The psychiatrist and psychotherapist, Barthold Bierens de Haan, former head of the ICRC’s psychosocial staff support programme, wrote about the sources of stress and angst among staff2. Much more than considerations of security or exposure to risk, organisational and managerial pressure, as well as ineffective managers, were mentioned most often.
Projects get caught up in implementation approaches – objectives of effectiveness and efficiency, quality of the results – when the conditions themselves are often under-estimated. How many logical framework actually take into account the human factor that aid workers represent as drivers of the expected change and without whom the project cannot be carried out?
All of this leads us to a possible third paradox. In this context, where energy and creativity is crushed, the concept of agility is both a risk and an opportunity. It is a risk if the injunctions to think, act and be agile are added to the tensions that already affect practitioners who are asked to no longer just be relief workers or developers, but to think “out of the box” while being limited by rigid implementation, monitoring and reporting methods. It is an opportunity if the addition of agility into the system allows human beings to be at the centre of complex systems, not as beneficiaries or humanitarians, but as agents of human solidarity.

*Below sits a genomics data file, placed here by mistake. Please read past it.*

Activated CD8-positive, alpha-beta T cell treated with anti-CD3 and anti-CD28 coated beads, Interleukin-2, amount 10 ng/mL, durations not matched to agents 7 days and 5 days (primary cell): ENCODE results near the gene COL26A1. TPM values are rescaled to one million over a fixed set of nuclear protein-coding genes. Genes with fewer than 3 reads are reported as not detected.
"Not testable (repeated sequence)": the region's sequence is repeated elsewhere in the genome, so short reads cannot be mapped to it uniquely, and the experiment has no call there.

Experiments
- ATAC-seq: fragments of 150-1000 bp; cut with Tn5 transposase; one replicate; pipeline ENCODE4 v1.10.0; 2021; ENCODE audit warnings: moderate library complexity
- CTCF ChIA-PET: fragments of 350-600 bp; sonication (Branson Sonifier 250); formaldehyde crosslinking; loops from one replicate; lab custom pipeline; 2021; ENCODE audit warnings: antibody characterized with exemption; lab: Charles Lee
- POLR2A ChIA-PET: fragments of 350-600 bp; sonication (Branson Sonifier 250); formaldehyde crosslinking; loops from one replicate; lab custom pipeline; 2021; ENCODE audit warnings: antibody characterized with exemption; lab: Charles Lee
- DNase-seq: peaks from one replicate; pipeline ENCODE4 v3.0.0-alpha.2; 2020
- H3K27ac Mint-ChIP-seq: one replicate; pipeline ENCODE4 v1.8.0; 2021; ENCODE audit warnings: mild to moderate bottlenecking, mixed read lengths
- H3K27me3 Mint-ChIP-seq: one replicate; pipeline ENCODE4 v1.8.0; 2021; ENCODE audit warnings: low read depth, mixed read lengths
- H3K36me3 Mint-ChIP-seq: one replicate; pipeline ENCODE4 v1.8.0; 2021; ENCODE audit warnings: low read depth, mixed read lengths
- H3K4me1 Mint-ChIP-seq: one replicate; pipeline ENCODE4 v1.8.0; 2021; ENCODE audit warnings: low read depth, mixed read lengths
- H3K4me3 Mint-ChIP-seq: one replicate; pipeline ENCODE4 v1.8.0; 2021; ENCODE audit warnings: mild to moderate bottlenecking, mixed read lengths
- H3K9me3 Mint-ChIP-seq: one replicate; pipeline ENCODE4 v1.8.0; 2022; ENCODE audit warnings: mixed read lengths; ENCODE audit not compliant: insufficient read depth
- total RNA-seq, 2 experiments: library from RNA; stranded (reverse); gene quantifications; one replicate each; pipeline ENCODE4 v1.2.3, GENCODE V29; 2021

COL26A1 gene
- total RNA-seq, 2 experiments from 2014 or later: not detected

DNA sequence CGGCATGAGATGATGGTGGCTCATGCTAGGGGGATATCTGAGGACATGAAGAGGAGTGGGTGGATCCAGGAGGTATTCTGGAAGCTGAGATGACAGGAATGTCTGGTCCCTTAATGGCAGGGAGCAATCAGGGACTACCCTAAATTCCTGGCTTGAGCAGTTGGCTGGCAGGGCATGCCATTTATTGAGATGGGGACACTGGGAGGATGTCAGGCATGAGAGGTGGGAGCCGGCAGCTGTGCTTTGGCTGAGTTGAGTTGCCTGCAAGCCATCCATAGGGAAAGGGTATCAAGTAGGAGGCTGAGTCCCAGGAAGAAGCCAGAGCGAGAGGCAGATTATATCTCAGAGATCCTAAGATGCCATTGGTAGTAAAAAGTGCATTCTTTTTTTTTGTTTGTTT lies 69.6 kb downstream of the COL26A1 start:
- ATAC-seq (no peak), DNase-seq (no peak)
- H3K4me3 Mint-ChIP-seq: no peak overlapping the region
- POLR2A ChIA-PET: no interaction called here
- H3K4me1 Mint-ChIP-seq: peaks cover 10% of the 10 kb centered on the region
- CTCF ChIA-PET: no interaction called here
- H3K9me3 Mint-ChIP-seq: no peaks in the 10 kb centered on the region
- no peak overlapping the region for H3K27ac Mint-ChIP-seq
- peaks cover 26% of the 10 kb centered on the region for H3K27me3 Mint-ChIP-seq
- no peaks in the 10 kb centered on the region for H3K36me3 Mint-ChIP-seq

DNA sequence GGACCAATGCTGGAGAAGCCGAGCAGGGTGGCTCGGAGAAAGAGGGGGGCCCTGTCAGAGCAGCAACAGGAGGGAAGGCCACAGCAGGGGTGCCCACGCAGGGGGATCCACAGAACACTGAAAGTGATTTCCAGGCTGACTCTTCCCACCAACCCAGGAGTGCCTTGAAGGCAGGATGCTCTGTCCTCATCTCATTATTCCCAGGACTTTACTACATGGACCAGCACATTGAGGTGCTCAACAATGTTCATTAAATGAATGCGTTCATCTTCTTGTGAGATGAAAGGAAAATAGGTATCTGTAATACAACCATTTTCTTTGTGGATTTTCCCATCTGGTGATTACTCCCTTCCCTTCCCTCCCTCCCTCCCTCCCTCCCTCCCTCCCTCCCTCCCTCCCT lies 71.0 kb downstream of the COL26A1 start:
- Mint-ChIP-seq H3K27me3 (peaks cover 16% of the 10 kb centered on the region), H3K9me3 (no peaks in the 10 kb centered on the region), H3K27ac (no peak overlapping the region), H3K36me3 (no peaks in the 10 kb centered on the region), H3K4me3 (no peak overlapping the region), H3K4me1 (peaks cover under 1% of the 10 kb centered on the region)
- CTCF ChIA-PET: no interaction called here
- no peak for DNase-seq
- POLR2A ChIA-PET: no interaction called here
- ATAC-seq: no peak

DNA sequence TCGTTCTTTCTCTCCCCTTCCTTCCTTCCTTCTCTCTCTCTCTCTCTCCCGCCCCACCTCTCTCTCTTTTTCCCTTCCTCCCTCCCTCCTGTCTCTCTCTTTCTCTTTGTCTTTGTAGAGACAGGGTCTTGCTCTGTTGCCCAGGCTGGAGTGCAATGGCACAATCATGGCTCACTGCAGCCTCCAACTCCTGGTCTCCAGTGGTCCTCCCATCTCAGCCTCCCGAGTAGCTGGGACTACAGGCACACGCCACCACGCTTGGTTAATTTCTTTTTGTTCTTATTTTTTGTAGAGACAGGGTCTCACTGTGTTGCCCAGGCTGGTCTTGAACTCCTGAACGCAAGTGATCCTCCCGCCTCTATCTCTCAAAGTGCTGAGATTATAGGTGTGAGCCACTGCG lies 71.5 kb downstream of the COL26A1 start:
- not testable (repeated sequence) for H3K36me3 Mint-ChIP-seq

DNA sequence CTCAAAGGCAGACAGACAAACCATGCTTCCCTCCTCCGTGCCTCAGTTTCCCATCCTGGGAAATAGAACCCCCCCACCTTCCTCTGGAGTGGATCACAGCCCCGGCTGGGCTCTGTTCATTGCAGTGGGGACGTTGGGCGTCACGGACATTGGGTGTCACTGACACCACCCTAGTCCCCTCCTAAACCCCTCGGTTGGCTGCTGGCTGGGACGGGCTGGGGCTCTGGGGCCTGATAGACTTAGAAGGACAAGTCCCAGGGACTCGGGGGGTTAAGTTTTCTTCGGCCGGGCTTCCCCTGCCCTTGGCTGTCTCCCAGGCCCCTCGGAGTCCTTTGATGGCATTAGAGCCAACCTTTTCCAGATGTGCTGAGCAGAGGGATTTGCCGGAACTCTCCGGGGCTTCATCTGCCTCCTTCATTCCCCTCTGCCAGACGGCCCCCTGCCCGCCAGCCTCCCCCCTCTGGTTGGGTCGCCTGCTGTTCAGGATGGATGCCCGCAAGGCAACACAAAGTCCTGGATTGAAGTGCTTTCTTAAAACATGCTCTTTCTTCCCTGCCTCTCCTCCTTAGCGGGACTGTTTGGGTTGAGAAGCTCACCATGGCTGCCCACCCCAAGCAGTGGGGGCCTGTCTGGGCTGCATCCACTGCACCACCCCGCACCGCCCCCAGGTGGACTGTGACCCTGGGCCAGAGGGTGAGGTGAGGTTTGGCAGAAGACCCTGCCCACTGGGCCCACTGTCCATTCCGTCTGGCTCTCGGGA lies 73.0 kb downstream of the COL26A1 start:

Having the courage to place human beings at the centre of complex systems
At the level of the individual, agility is an adaptive approach based on the best that the individual can give: their intelligence and their courage to leave well-trodden paths and frameworks in order to respond to changing contexts, that is to say, to reality. However, applying this idea is not easy because, as we have seen, agility cannot be achieved by decree: it is achieved by means of individual and collective reflection and experience, often based on observations of shortcomings and failures of projects and teams, but also dreams of a different form of action.